Relationships with professors were an important part of Scott’s experience at the University of Idaho – to this day, he exchanges Christmas cards with many faculty members.

“I knew the professors by name, they knew me by name, and they took interest in us,” Scott said. “It wasn't the great buildings or the big trees, it really was the individuals that were there at the time, that are there today, that made a difference on my education. And that's how I fell in love with investing and finance.”

Moving to Michigan with his wife after graduation, Scott leaned on his hands-on investment experience at UI to work his way into a job at Dow Chemical Company, a Fortune 100 company. Applying for a job in the finance division, he found that the highly competitive openings most often went to graduates of elite, Eastern schools. But the practical experience he’d gained managing real money at U-Idaho helped convince Dow that hiring him was worth the chance.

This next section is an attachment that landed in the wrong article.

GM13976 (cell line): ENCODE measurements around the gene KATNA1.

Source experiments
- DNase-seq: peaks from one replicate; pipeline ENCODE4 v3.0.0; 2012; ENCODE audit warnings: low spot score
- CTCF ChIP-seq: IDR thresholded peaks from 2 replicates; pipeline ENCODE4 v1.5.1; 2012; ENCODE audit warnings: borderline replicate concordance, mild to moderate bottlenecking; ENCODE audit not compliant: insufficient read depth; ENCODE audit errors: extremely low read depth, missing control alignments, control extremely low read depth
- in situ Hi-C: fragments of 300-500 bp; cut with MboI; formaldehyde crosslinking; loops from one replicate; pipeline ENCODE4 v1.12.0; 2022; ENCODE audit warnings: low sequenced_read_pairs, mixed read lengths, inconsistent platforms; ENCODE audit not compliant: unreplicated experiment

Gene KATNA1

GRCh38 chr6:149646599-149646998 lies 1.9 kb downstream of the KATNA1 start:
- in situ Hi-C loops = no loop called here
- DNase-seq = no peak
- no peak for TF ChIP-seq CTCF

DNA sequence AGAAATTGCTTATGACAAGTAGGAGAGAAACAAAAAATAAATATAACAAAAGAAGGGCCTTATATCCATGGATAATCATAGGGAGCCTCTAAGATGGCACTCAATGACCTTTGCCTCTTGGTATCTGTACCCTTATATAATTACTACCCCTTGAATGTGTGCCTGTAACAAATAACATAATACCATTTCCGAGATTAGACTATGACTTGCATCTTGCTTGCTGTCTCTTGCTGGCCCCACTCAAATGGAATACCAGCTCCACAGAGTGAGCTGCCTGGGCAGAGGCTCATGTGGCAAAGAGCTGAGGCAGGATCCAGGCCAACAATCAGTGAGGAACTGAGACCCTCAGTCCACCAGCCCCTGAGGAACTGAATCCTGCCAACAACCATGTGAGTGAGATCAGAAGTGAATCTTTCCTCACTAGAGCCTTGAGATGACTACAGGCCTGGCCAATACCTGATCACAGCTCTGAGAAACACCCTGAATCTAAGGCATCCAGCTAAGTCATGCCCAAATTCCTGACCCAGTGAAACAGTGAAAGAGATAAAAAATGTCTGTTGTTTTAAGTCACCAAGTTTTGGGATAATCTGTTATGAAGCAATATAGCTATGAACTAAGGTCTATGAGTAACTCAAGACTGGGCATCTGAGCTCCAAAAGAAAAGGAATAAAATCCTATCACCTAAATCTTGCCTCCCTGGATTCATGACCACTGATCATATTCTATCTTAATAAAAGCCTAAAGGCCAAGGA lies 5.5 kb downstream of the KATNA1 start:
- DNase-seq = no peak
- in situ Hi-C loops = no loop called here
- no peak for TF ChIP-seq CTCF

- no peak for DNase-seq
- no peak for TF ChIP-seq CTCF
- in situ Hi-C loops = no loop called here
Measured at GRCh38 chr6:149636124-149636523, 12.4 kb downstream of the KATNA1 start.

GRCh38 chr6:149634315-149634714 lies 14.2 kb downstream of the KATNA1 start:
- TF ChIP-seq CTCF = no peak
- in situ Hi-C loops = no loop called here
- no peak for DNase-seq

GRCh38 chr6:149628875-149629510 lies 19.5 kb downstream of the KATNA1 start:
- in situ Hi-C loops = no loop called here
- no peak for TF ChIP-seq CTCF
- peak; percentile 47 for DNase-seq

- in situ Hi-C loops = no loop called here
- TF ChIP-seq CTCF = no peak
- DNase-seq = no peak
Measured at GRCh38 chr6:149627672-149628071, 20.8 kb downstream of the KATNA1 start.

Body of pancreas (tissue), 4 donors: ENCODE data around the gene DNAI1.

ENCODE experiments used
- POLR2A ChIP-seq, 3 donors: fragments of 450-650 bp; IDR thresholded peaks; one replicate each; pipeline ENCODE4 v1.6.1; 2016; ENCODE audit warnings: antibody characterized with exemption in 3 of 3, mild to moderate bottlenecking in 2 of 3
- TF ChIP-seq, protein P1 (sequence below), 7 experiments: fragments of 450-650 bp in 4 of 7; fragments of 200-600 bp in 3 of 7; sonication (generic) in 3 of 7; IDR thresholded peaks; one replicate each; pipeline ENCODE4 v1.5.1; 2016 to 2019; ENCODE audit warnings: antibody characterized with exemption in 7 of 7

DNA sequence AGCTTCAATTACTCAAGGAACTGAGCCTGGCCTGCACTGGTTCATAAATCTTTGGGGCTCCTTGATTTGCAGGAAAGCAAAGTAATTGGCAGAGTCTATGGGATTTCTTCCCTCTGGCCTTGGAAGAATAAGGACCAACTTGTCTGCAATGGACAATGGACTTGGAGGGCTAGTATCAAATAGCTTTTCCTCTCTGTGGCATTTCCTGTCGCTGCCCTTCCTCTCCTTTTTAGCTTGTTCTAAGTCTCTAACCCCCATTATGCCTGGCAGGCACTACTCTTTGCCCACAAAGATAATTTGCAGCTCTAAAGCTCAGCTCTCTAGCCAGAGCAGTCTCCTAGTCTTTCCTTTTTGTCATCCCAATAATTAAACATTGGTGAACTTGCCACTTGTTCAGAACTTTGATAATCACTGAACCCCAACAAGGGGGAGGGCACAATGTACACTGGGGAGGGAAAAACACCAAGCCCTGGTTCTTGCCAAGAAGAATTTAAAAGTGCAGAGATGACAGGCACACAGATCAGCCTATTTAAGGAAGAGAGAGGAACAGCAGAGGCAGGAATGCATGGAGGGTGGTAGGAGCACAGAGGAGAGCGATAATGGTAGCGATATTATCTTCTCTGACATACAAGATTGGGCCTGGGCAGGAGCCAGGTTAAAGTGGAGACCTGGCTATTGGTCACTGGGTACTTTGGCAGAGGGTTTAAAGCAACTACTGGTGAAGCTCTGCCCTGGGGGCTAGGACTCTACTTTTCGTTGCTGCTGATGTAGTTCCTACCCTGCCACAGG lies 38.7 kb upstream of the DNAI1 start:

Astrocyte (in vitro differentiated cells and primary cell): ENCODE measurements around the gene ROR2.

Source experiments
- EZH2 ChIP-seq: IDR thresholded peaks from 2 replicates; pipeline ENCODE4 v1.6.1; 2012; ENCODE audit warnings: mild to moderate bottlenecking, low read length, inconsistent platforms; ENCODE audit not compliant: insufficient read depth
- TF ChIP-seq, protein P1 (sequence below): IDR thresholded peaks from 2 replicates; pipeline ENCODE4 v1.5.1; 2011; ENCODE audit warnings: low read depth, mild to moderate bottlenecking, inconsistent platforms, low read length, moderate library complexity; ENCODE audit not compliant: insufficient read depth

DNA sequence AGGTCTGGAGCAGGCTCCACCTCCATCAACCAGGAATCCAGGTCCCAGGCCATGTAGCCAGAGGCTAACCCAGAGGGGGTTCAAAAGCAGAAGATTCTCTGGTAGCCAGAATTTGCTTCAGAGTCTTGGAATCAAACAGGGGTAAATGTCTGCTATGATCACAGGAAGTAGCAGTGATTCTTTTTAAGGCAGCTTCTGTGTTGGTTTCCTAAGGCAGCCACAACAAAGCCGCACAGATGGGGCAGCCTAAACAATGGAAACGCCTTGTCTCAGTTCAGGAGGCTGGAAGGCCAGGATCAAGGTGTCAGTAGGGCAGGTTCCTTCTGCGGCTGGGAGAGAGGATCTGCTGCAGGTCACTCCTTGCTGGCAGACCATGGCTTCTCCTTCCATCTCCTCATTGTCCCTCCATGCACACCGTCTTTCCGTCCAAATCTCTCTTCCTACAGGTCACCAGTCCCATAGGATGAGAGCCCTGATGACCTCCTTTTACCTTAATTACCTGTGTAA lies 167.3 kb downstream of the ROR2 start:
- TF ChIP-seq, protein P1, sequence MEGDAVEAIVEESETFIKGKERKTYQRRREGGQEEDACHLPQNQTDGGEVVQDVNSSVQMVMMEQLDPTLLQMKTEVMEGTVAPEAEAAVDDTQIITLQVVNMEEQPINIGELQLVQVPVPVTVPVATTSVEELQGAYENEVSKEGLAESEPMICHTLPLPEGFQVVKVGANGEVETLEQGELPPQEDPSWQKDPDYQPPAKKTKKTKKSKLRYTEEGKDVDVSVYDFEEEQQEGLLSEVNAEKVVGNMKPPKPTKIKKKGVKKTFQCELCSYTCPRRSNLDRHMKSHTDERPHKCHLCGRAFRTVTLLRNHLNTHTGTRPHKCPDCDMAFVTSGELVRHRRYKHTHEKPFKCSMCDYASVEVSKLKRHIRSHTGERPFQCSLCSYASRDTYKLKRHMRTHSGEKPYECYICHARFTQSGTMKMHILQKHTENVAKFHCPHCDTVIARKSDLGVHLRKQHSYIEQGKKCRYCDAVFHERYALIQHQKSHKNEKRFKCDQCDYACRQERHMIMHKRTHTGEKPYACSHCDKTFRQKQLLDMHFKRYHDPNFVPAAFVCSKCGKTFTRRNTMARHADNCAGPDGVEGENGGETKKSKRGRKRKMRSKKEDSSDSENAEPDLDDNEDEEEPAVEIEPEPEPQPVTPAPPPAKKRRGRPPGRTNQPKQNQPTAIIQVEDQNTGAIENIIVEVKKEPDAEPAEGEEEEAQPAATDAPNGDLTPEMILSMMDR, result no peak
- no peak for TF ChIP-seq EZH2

“Getting my first real job at Dow Chemical Company was showing that I had experience of actually buying and selling stocks, buying bonds, and setting up an investment portfolio,” Scott said. “Given our experience with actually managing real money and what we were taught in the classroom, I think our classroom experience, because it was a small number and it was pretty in-depth, was just as good. My hunch is that it was better than some of these elite schools.”

He began by working on modeling for leasing rail cars and a “sophisticated” tax-exempt swap that relied on a derivatives-based strategy. He was able to recall an options and futures class taught by Reyes to help execute the swap, and his career at Dow took flight.

Eventually drawn back to the Northwest by the quality of life, Scott took a position in Microsoft’s treasury department, helping lift the company’s portfolio from $5 billion to $80 billion through the 1990s. He went on to manage the Alaska Permanent Fund – a nearly $40 billion account by the end of his tenure as chief investment officer (CIO) – before forming KEI Investments, as CEO and CIO, and Wurts and Associates, where he also serves as CIO today.

Wurts and Associates manages investments for large institutions. That enterprise, starting with a portfolio of about $800 million, has grown to a $20 billion venture over two years.

“Typically our clients are institutions where we're managing money oftentimes for a pension plan,” Scott described. “The value-add is that if we do a good job, there will be money to pay the participants when they're retired. So it's extremely important.”